In China, the business practice of bootlegging is not just confined to DVDs and Louis Vuitton handbags. Foreign architects have discovered that their designs, even their company names, are also attracting copycats. But some are beginning to fight back. In one of the first cases in which the government is allowing a foreign firm to sue a Chinese business, Woodhead International, Australia’s second-largest design firm, filed a lawsuit in Shanghai earlier this year against its former local partner on the basis of “unfair competition.” Very few of these cases ever made it to a Chinese court in the past because foreign companies had limited powers in China.

The firm being sued now, called 5+1 Werkhart International, is led by Liu Li, the former head of Woodhead’s Chinese operations from 1999 to 2005. Woodhead alleges that Liu used its name to win commissions—then diverted these projects to a separate company. The Australian firm says that it learned of the scheme after clients began complaining about poor quality designs and shoddy drawings.

Woodhead fired Liu after learning of the alleged theft, but it claims that Liu’s abuses didn’t end there. For its Chinese operations, Woodhead had chosen the name “Wu He,” an almost direct transliteration of its name. After being sacked, Liu established a firm called 5+1 Werkhart. Not coincidentally, Woodhead alleges, the words “five plus” are pronounced “wu he” in Mandarin.

“We believe it was a deliberate plan from day one to approach an Australian-based company in China to build up a little bit of trust and confidence and use that name to build up his personal credibility,” says Geoffrey Lee, Woodhead’s managing director. “It can happen to anyone—SOM, RTKL—all these guys. Small architects who are opportunistic can register RTKL in Shanghai or Guangzhou or Shenzhen, for example, and there is no legal requirement that you have any relationship with the company.”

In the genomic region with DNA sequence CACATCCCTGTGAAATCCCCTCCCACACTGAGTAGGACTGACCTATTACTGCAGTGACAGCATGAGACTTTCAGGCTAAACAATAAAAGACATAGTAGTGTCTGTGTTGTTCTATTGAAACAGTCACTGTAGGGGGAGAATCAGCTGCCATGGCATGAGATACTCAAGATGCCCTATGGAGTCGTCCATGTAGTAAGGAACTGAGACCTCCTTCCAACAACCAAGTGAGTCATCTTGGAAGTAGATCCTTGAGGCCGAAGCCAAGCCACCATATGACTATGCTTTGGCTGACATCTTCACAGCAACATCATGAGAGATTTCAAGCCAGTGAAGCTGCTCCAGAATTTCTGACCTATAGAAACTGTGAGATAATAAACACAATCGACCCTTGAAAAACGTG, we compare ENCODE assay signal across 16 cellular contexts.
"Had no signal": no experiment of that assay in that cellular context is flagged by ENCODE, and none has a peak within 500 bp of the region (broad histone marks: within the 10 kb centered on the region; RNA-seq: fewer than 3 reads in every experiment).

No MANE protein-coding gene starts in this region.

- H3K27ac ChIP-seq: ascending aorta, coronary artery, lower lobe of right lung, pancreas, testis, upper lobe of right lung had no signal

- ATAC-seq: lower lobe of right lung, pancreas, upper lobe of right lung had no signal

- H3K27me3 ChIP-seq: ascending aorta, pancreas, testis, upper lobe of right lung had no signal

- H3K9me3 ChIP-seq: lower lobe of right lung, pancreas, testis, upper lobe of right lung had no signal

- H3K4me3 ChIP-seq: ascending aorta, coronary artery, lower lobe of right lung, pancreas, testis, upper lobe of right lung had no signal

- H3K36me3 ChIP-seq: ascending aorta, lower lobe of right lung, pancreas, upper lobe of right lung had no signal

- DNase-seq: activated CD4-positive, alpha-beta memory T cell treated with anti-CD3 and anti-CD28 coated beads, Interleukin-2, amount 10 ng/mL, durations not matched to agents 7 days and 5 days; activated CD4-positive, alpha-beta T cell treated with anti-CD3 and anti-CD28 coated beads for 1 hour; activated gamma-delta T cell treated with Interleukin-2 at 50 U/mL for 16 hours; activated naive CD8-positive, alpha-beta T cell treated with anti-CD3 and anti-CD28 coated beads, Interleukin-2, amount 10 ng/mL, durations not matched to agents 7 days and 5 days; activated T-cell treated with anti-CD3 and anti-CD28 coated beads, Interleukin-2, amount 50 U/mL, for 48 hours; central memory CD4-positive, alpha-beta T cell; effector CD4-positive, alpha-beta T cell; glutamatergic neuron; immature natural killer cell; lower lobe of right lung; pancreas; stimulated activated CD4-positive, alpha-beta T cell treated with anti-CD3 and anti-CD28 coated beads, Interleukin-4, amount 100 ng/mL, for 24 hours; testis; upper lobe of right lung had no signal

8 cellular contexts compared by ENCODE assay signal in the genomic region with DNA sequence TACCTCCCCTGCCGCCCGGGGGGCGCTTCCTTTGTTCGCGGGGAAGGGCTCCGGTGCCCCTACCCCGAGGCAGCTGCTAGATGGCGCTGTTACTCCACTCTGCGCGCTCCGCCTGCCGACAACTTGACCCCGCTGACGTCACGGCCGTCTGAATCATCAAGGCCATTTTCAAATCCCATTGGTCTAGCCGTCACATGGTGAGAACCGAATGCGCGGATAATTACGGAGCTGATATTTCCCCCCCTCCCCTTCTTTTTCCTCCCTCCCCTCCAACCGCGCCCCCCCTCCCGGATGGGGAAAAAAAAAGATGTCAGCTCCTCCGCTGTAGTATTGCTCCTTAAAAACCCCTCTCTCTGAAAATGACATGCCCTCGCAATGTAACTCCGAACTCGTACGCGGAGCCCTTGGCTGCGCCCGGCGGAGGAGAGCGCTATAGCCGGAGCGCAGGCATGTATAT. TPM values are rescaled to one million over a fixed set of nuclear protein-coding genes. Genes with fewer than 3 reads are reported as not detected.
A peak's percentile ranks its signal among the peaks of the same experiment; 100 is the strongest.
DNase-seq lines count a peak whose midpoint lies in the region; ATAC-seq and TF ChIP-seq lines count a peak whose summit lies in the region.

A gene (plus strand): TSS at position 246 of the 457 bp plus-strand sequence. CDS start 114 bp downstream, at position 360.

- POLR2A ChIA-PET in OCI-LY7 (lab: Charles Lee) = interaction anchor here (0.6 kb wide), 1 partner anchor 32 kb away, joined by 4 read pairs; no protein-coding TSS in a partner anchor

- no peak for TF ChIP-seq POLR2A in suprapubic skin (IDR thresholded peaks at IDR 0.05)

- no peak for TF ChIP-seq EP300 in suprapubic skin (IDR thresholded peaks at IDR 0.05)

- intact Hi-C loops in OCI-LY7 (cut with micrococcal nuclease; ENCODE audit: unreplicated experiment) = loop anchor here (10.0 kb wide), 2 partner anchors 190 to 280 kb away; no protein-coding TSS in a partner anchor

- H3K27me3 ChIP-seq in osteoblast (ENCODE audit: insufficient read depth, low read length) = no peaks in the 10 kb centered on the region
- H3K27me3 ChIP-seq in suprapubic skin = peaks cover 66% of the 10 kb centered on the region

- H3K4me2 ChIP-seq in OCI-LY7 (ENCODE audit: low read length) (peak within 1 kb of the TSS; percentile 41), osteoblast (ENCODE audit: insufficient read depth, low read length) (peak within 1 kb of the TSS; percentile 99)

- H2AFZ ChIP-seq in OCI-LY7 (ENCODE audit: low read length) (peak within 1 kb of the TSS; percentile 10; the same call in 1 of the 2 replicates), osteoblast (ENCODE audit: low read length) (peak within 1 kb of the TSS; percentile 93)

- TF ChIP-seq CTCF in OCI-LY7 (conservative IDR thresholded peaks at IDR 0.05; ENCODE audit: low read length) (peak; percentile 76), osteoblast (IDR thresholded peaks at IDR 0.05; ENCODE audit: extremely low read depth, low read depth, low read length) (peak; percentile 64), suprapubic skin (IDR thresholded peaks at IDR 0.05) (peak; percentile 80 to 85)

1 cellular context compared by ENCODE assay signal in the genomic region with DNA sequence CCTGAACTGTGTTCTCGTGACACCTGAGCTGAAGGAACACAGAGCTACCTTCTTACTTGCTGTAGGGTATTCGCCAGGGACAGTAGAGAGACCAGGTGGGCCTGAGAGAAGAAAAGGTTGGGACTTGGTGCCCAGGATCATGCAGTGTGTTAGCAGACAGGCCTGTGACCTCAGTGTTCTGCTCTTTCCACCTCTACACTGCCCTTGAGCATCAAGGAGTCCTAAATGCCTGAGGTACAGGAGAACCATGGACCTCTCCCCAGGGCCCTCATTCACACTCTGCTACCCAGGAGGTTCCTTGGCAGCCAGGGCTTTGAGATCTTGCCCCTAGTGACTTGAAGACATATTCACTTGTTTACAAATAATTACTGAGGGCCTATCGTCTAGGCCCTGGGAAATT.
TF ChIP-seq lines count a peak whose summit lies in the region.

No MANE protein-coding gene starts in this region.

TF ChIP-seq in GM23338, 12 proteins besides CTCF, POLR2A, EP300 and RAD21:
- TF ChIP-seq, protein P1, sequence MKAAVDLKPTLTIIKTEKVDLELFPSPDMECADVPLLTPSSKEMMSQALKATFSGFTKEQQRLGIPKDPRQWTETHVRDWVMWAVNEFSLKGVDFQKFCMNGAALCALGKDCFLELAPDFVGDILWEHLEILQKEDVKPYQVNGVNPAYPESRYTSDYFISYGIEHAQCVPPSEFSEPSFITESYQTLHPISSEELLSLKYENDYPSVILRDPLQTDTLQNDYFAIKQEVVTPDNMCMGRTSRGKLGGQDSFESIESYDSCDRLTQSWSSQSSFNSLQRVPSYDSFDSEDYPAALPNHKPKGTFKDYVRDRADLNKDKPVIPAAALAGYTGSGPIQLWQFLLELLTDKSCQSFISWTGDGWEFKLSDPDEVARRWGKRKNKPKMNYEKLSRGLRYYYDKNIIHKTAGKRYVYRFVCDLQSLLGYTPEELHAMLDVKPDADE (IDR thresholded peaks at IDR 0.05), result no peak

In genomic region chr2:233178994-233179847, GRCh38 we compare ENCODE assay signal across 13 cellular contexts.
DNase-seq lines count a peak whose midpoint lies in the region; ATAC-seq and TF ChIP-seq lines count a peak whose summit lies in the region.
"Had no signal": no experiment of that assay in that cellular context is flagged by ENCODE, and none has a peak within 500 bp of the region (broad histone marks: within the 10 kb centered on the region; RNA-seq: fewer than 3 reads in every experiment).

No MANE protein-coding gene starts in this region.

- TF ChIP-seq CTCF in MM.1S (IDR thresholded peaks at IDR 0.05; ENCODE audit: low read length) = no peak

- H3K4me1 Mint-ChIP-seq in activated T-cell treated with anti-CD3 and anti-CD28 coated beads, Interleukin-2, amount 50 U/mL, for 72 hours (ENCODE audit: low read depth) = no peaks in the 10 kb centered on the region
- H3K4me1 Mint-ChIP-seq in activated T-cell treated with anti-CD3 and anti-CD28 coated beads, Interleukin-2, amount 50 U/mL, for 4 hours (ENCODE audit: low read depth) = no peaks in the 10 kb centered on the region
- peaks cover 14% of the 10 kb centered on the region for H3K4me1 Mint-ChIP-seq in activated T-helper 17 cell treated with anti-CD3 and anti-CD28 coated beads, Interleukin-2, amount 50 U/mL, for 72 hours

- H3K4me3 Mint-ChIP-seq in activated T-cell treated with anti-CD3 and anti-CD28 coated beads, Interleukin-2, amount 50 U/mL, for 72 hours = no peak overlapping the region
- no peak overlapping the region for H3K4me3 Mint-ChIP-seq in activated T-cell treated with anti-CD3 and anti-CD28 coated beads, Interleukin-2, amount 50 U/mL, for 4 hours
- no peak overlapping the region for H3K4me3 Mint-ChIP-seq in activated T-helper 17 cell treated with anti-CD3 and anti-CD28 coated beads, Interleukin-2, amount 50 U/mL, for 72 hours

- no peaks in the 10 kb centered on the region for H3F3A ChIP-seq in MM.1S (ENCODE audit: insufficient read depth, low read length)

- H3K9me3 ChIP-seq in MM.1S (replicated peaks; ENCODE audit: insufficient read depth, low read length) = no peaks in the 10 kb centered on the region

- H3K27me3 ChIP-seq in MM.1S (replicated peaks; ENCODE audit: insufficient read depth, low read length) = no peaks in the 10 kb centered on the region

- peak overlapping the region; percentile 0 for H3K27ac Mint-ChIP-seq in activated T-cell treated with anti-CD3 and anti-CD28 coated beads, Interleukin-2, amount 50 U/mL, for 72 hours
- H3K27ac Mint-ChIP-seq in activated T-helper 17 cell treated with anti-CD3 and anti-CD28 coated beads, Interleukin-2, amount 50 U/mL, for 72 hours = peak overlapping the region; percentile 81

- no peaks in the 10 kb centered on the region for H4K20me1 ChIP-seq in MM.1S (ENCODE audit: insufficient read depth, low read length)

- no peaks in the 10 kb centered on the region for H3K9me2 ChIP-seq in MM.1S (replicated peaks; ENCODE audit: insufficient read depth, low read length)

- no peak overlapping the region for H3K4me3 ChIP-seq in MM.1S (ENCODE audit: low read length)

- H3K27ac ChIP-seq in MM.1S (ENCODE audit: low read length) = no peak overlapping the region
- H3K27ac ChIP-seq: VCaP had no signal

Liu could not be reached for comment. Arguments in the lawsuit were expected to begin last month.

In this and similar cases, the problem stems from the fact that until 2004, when China joined the World Trade Organization, foreign-based companies were not permitted to establish wholly owned foreign enterprises (WOFE). This restriction meant that they were required to seek a local business partner, some of whom proved more interested in profiting from their partners’ names than in establishing legitimate businesses.

But things are changing. Current practices make it financially feasible for companies to establish WOFEs, and so large firms who have worked in China for many years, such as Perkins Eastman, are beginning to expand under these new rules. “Intellectual property rights protection has improved sharply in China in the past five years,” observes Boris Armstrong Qi, a Shanghai lawyer who specializes in intellectual property law and represents Woodhead. “There is no prejudice against foreign companies, I don’t believe it.”